Paul Volcker's impact on banks was bigger than just one rule
WASHINGTON — Former Federal Reserve Chairman Paul Volcker, who passed away Sunday at 92, was already a legend by the time he weighed into the regulatory reform debate in 2010, having earned policymakers' respect for often unpopular but ultimately correct monetary policy decisions while central bank chief.
But his role in the legislative response to the financial crisis may prove to be another enduring legacy, and not just because of the rule that bears his name, a provision of what became Dodd-Frank that banned banks from proprietary trading and was based on an op-ed Volcker wrote.
"Much more important [than the Volcker Rule] was the general regulatory framework and he was very, very supportive of that, of the whole notion, frankly, of reestablishing the connection between the ability to incur financial losses and the responsibility for bearing them," said Barney Frank, the former chairman of the House Financial Services Committee and co-author of the reform law.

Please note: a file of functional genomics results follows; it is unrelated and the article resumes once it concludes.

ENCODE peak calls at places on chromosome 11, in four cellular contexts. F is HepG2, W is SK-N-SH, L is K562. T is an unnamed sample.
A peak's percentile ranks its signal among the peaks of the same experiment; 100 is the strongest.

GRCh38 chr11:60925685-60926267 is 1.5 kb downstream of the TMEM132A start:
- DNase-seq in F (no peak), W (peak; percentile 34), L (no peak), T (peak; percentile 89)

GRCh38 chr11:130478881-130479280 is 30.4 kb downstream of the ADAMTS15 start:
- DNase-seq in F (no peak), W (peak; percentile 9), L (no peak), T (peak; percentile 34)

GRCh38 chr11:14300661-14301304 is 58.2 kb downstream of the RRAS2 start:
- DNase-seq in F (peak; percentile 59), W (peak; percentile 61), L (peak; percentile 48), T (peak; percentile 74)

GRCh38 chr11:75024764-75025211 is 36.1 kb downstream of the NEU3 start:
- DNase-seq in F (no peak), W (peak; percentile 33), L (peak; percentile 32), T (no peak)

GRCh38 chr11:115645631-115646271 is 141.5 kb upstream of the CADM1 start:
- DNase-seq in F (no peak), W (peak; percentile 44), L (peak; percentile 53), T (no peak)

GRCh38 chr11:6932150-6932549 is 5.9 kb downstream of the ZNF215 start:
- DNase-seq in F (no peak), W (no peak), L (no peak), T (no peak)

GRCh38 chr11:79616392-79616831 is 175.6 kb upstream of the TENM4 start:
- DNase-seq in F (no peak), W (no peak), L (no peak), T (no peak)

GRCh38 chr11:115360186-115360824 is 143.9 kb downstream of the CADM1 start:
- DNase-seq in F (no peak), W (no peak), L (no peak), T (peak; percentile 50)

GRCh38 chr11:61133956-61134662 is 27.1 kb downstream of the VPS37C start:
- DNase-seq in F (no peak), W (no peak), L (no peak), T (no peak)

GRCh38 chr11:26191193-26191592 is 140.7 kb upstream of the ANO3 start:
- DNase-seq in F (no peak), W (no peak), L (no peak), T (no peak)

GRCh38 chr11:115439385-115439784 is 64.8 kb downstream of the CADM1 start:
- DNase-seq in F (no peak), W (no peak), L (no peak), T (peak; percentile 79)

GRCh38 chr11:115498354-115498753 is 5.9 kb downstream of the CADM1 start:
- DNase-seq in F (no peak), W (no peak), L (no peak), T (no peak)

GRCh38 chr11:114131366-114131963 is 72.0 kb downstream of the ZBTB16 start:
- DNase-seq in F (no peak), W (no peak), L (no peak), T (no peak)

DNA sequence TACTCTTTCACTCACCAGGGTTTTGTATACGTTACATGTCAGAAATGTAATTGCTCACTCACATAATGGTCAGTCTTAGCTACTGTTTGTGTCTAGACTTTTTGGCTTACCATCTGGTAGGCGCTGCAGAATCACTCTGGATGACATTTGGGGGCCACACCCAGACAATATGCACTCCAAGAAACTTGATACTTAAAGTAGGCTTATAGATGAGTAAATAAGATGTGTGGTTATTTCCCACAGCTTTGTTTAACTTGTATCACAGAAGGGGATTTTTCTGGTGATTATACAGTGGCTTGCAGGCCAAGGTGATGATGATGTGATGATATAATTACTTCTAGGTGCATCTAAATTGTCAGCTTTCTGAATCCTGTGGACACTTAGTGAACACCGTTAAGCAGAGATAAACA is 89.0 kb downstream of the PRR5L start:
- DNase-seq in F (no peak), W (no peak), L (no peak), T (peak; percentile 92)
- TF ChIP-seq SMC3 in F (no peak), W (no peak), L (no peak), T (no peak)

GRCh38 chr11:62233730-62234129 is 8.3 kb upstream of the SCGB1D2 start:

Frank said Volcker offered crucial support to help pass the bill.
"He was a guy who had unchallengeable credentials, public sector and private sector experience, and he was one of the first to warn people that the crisis was coming and to criticize the lack of sensible regulation,” Frank said. “And then when the crisis hit, his expertise was very important in establishing the political support necessary for increased regulation as well as input as to how to do it. He had a credibility that was unmatched.”
It was a commitment that extended up into his final days, even while sometimes riling the banking industry in the process. Banks have frequently cited the Volcker Rule — and the agencies’ 2013 rule to implement it — as excessively complicated and costly. But Volcker himself defended it, saying as recently as this September that the Fed’s proposal to simplify the rule would increase precisely the kinds of moral hazards that Dodd-Frank reforms were meant to prevent.
Thomas Hoenig, who served as vice president of the Kansas City Fed during much of the 1990s and as president of the regional bank from 1991 to 2011, said the fact that Volcker remained so focused on the rule that bears his name even in failing health is a testament to how dedicated he was to ensuring that the financial system didn’t sow the seeds of a future collapse.
“He was in failing health, and to think enough of the country to do that, I think speaks just so much about his courage and commitment," said Hoenig. "He was the personification of a public servant, and he sacrificed so much in the public interest.”